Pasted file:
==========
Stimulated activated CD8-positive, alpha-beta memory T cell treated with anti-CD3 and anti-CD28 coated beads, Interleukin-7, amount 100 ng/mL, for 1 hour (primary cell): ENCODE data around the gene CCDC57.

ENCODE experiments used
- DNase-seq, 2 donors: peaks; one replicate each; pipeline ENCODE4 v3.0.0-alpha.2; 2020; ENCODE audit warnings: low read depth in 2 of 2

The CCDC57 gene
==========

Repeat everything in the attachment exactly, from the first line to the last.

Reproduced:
Stimulated activated CD8-positive, alpha-beta memory T cell treated with anti-CD3 and anti-CD28 coated beads, Interleukin-7, amount 100 ng/mL, for 1 hour (primary cell): ENCODE data around the gene CCDC57.

ENCODE experiments used
- DNase-seq, 2 donors: peaks; one replicate each; pipeline ENCODE4 v3.0.0-alpha.2; 2020; ENCODE audit warnings: low read depth in 2 of 2

The CCDC57 gene